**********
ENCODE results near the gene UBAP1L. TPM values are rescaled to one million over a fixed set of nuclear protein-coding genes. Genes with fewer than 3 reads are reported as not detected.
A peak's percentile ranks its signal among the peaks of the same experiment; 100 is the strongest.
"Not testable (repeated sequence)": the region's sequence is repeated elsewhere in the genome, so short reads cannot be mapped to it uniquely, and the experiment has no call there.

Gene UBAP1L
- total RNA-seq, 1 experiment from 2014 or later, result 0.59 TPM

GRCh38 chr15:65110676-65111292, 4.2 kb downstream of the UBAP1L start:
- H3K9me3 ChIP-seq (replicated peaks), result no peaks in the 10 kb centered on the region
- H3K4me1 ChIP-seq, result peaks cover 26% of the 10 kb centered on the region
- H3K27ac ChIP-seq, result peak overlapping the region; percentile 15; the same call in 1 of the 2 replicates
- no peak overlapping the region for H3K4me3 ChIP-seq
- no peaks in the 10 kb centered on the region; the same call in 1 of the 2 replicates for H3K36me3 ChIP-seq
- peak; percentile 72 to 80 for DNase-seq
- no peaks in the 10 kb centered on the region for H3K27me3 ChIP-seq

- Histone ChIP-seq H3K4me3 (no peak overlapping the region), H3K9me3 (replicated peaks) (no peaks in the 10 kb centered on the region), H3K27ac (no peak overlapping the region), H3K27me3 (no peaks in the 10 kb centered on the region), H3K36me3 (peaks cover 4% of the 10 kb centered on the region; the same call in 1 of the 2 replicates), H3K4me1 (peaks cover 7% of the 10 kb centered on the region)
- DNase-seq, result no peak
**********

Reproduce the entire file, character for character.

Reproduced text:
ENCODE results near the gene UBAP1L. TPM values are rescaled to one million over a fixed set of nuclear protein-coding genes. Genes with fewer than 3 reads are reported as not detected.
A peak's percentile ranks its signal among the peaks of the same experiment; 100 is the strongest.
"Not testable (repeated sequence)": the region's sequence is repeated elsewhere in the genome, so short reads cannot be mapped to it uniquely, and the experiment has no call there.

Gene UBAP1L
- total RNA-seq, 1 experiment from 2014 or later, result 0.59 TPM

GRCh38 chr15:65110676-65111292, 4.2 kb downstream of the UBAP1L start:
- H3K9me3 ChIP-seq (replicated peaks), result no peaks in the 10 kb centered on the region
- H3K4me1 ChIP-seq, result peaks cover 26% of the 10 kb centered on the region
- H3K27ac ChIP-seq, result peak overlapping the region; percentile 15; the same call in 1 of the 2 replicates
- no peak overlapping the region for H3K4me3 ChIP-seq
- no peaks in the 10 kb centered on the region; the same call in 1 of the 2 replicates for H3K36me3 ChIP-seq
- peak; percentile 72 to 80 for DNase-seq
- no peaks in the 10 kb centered on the region for H3K27me3 ChIP-seq

- Histone ChIP-seq H3K4me3 (no peak overlapping the region), H3K9me3 (replicated peaks) (no peaks in the 10 kb centered on the region), H3K27ac (no peak overlapping the region), H3K27me3 (no peaks in the 10 kb centered on the region), H3K36me3 (peaks cover 4% of the 10 kb centered on the region; the same call in 1 of the 2 replicates), H3K4me1 (peaks cover 7% of the 10 kb centered on the region)
- DNase-seq, result no peak